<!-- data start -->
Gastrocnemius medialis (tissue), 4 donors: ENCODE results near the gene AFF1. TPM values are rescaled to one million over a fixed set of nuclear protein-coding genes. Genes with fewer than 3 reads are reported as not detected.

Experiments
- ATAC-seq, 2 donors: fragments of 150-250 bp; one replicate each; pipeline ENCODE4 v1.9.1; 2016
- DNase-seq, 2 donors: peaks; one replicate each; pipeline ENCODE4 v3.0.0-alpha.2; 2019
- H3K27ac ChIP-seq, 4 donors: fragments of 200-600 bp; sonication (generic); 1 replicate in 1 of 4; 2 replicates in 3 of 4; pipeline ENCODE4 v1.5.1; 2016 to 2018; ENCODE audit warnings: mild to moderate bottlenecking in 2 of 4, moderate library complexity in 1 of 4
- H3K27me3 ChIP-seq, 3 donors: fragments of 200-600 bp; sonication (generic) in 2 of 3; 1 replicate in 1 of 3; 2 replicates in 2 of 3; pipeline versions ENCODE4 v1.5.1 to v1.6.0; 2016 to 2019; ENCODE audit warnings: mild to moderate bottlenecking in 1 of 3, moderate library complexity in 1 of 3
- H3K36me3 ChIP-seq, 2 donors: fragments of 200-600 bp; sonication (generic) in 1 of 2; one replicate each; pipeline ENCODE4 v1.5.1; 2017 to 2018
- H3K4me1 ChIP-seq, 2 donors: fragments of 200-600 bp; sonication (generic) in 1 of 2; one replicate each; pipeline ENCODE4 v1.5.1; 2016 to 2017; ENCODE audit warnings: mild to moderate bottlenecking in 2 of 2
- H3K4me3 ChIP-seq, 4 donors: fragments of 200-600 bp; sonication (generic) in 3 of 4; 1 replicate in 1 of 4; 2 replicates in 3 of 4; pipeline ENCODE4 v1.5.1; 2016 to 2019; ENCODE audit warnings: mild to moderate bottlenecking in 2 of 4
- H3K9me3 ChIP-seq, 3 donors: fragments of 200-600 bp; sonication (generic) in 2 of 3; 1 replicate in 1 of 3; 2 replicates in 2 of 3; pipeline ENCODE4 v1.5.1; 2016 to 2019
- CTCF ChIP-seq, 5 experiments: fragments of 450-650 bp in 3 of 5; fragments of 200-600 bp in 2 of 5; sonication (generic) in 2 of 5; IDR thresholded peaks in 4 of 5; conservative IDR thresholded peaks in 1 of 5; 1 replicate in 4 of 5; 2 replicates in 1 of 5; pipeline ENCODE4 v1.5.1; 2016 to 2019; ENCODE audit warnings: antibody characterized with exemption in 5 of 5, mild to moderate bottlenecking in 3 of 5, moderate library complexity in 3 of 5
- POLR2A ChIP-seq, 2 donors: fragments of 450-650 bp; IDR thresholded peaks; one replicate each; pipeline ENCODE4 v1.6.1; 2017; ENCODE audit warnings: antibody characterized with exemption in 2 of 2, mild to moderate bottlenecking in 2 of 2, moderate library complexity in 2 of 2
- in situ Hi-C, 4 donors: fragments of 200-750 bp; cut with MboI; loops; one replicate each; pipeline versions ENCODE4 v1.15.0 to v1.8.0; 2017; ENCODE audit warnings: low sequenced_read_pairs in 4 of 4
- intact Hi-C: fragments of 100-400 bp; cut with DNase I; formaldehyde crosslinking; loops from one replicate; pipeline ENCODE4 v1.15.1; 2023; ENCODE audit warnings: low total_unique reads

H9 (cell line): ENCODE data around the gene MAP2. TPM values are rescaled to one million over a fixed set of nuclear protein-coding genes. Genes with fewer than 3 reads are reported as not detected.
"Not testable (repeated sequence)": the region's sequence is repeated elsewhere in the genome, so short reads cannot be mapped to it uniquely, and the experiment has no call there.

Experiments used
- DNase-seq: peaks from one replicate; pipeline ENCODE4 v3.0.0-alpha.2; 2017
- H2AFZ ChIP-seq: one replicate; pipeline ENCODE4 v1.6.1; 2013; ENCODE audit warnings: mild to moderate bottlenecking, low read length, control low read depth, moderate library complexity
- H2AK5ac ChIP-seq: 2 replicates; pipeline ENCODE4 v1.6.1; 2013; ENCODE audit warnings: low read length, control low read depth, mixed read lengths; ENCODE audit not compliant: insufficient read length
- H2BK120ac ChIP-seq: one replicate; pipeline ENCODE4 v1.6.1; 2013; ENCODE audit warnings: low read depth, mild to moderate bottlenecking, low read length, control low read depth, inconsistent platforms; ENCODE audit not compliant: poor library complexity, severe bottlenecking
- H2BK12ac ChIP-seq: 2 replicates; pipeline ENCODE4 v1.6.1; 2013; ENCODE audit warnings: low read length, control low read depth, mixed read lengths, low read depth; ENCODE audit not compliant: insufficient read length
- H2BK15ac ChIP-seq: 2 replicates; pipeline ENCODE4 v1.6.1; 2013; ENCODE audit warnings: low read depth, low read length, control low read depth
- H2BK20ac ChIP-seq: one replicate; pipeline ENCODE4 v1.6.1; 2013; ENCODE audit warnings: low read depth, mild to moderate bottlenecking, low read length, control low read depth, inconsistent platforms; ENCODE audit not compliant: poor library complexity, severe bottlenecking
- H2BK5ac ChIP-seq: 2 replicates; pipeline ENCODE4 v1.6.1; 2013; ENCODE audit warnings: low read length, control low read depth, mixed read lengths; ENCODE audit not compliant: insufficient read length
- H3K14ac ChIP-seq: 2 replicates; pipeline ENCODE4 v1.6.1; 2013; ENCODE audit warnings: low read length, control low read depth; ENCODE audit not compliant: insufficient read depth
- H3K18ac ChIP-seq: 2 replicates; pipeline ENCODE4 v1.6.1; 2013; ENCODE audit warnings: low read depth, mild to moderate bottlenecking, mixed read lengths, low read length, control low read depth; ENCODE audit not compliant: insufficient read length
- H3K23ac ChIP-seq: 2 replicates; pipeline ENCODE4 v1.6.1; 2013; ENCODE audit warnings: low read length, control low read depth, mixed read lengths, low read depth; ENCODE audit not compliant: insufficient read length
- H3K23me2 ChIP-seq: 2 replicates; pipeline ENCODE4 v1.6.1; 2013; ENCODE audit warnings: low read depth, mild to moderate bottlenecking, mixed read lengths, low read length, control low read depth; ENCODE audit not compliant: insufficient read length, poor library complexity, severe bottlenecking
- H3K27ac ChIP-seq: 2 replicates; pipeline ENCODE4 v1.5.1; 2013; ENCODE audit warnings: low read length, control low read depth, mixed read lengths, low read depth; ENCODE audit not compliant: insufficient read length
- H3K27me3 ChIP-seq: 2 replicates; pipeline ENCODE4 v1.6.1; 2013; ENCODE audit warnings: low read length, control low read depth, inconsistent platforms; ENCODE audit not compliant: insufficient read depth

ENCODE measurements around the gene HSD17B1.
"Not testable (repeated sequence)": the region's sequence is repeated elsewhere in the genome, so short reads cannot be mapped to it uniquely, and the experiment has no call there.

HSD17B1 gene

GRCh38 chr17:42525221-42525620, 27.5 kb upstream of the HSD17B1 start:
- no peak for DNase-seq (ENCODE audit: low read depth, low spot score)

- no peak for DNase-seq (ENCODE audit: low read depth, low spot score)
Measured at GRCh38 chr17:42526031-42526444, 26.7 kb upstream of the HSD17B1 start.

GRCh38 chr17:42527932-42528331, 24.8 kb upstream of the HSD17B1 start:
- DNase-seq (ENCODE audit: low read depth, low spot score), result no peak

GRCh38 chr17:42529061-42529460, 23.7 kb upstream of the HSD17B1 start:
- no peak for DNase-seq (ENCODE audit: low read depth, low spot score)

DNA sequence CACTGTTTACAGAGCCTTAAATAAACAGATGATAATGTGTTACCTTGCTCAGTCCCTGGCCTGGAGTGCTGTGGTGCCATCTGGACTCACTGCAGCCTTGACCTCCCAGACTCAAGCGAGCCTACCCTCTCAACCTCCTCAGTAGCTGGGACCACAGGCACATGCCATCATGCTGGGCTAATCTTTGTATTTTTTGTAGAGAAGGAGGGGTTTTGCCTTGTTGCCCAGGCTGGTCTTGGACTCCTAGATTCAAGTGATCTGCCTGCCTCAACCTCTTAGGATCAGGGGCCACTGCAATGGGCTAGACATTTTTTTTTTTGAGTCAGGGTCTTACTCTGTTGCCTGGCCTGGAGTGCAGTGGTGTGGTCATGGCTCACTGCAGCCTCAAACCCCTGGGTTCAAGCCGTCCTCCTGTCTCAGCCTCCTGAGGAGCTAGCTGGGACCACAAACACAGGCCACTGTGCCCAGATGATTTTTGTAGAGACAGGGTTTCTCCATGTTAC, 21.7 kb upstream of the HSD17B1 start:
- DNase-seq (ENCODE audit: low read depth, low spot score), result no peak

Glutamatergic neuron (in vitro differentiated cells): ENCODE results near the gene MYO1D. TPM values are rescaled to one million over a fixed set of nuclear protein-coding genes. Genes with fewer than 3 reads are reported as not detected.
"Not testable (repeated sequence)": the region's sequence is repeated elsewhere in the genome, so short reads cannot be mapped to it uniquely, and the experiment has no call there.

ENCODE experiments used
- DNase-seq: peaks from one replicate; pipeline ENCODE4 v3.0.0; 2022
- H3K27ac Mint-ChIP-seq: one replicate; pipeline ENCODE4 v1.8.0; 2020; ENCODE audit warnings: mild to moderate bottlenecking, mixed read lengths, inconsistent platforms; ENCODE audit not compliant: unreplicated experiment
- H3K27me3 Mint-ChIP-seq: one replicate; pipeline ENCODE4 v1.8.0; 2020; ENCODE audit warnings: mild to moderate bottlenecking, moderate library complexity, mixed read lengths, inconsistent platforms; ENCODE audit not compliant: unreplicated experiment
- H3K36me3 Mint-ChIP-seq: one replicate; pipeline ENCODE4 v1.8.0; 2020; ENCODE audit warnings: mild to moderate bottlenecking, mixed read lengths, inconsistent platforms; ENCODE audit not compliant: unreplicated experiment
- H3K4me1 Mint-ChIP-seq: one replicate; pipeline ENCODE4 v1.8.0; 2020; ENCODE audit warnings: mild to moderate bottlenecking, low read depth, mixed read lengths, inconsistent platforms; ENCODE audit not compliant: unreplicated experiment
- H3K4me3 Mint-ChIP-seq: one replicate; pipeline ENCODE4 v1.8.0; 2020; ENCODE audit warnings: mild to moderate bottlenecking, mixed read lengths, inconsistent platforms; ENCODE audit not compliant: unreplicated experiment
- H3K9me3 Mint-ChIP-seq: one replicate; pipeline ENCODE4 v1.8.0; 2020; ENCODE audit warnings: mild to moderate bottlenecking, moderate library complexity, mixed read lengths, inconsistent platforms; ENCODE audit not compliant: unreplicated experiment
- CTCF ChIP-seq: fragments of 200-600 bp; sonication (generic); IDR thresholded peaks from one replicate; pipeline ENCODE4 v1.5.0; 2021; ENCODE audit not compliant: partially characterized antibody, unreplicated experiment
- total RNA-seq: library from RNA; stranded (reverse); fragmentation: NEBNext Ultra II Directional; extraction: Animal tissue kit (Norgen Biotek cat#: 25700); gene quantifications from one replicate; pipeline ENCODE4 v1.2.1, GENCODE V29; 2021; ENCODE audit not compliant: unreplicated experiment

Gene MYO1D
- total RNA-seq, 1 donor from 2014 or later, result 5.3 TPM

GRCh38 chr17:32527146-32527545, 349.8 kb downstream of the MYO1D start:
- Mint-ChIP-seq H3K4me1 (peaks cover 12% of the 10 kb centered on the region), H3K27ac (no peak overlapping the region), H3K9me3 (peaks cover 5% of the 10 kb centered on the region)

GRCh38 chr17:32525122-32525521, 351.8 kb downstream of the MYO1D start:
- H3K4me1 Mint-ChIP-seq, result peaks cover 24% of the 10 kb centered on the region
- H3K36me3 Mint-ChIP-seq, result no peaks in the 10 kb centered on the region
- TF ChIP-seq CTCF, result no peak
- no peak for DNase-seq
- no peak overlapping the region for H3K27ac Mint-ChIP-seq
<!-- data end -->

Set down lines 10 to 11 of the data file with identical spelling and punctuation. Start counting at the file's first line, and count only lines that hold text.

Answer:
- H3K9me3 ChIP-seq, 3 donors: fragments of 200-600 bp; sonication (generic) in 2 of 3; 1 replicate in 1 of 3; 2 replicates in 2 of 3; pipeline ENCODE4 v1.5.1; 2016 to 2019
- CTCF ChIP-seq, 5 experiments: fragments of 450-650 bp in 3 of 5; fragments of 200-600 bp in 2 of 5; sonication (generic) in 2 of 5; IDR thresholded peaks in 4 of 5; conservative IDR thresholded peaks in 1 of 5; 1 replicate in 4 of 5; 2 replicates in 1 of 5; pipeline ENCODE4 v1.5.1; 2016 to 2019; ENCODE audit warnings: antibody characterized with exemption in 5 of 5, mild to moderate bottlenecking in 3 of 5, moderate library complexity in 3 of 5